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Tuesday, July 22, 2014

Mill life on Chandler Street

Don Himsel

Editor’s Note: Imagine Nashua: Then & Now is a weekly photo column by Don Himsel. Each week, he will feature an old photo within a more recent photo and an explanation of how he got the shot.

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Editor’s Note: Imagine Nashua: Then & Now is a weekly photo column by Don Himsel. Each week, he will feature an old photo within a more recent photo and an explanation of how he got the shot.

Head up Chandler Street, head towards Lock Street and just over the crest of the hill is a series of row houses, descendants, I suspect, of the group pictured in this old photo.

I found this image at the American Textile History Museum in Lowell, Mass. Mill owners built both single-family homes and tenement housing for the scores of workers they needed. Some were dormitory-
like boardinghouses operated by a “keeper,” a woman who outfitted the place herself and was essentially the house mother. Others were apartment-style buildings like these, occupied by groups or families.

Regardless of the arrangement, it was expected that workers followed the mill’s rules. Here is what the Jackson Company, which operated south of this spot on the Nashua River, spelled out for its employees. This posting is also from the same museum and spelling is at it appears:

“The Overseers are to be punctual in their rooms at the starting of the Mill, and not be absent unnecessarily during working hours. They are to see that all those employed in their rooms are in their places in due season, and keep a correct account of their time and work. They may grant leave of absence to those employed under them, when there are spare hands in the room to supply their places; otherwise they are not to grant leave of absence, except in cases of absolute necessity.

“All persons in the employ of the Company are required to observe the regulations of the room where they are employed. They are not to be absent from their work without consent, except in case of sickenss, and then they are to send information to the Overseer of the cause of their absence.

“A due adherence to the regulations of the houses where they board is expected. Ten o’clock in the evening is the hour for closing the houses for the night.

“All persons employed in the mill are required to regard the Sabbath, and attend some place of public worship, and an habitual disregard of this requirement – the use of profane or indecent language, in or out of the mills-immoral conduct – the use of ardent spirits as a drink, and the wilful violation of any of these regulations, will be a sufficient reason for dismissing the person from employment.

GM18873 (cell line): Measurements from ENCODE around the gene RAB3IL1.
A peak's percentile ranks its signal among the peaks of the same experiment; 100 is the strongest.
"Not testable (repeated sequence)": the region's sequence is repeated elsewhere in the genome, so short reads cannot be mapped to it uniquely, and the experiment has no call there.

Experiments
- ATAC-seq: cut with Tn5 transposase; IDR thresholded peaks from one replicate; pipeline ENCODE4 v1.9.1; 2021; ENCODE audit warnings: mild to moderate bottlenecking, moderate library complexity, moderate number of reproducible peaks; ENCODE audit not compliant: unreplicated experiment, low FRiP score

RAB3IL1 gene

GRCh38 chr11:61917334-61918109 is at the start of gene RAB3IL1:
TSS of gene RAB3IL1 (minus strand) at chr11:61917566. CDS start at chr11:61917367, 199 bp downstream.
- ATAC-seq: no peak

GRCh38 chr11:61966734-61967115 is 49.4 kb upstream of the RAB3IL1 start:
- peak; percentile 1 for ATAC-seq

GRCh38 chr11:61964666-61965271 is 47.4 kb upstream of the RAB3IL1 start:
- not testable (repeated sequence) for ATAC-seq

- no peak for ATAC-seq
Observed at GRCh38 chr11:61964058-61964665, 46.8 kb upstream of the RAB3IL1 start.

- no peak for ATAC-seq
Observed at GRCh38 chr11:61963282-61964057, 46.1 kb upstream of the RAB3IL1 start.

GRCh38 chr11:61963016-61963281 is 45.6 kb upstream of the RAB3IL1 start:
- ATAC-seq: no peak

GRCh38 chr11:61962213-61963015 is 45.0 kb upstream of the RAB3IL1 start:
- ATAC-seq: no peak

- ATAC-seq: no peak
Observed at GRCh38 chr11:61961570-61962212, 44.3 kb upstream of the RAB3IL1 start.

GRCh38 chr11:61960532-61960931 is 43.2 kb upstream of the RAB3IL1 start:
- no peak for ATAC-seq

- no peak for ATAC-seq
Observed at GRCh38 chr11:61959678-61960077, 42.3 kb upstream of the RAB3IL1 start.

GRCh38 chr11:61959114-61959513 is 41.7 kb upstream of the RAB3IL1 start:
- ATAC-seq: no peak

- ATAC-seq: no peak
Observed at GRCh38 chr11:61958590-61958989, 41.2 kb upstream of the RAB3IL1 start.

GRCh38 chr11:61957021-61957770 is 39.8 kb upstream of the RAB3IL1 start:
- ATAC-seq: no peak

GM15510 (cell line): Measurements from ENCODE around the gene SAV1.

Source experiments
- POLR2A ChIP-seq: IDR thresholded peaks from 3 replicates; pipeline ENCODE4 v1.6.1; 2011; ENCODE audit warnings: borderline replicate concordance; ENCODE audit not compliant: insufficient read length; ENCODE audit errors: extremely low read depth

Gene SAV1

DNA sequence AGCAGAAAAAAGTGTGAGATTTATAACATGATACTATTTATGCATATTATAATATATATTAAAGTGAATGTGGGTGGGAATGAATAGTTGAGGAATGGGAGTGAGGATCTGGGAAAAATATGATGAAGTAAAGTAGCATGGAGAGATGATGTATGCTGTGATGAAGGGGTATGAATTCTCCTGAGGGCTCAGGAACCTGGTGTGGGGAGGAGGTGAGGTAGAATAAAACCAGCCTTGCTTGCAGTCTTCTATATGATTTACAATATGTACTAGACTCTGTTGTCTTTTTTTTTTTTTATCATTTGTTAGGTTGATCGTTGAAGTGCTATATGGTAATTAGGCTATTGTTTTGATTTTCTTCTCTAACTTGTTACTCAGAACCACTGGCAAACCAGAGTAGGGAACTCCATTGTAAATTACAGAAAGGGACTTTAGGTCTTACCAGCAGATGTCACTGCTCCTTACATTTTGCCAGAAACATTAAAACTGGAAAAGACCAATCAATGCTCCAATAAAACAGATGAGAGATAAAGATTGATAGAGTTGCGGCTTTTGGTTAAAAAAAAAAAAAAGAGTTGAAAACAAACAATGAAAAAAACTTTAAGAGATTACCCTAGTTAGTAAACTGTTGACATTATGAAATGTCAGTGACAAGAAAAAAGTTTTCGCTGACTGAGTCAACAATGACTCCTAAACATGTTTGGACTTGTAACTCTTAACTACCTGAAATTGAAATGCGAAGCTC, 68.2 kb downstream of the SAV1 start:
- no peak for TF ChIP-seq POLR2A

“All persons entering into the employment of the Company are to work as many hours as the mills run, which will be the same as heretofore, and that time will be considered a day’s work.

All persons intending to leave the employment of the Company are to give two weeks’ notice of their intention, and work the time out, and their engagement to the Company is not considered as fulfilled unless they comply with this regulation. All persons who are taken as new hands and learned to work, will be required to stay at least six months.

“Any person who shall take from the mills or yard any yarn, cloth or other property belonging to the Company, will be liable to prosecution therefor.

“These Regulations are to be considered as included in the contract with all persons entering into the employment of the Company.

“Overseers hiring help are not allowed to set them to work until they produce a copy of these Regulations with their name signed to the contract below.

– M.A. Herrick, Agent of the Jackson Company

NASHVILLE, N.H. – I, THE UNDERSIGNED, do hereby agree to conform to the foregoing Regulations as the terms of my contract with the Jackson Company.”

Don Himsel can be reached at 594-6590 or dhimsel@nashuatelegraph.com. Also, follow Don on Twitter @Telegraph_DonH.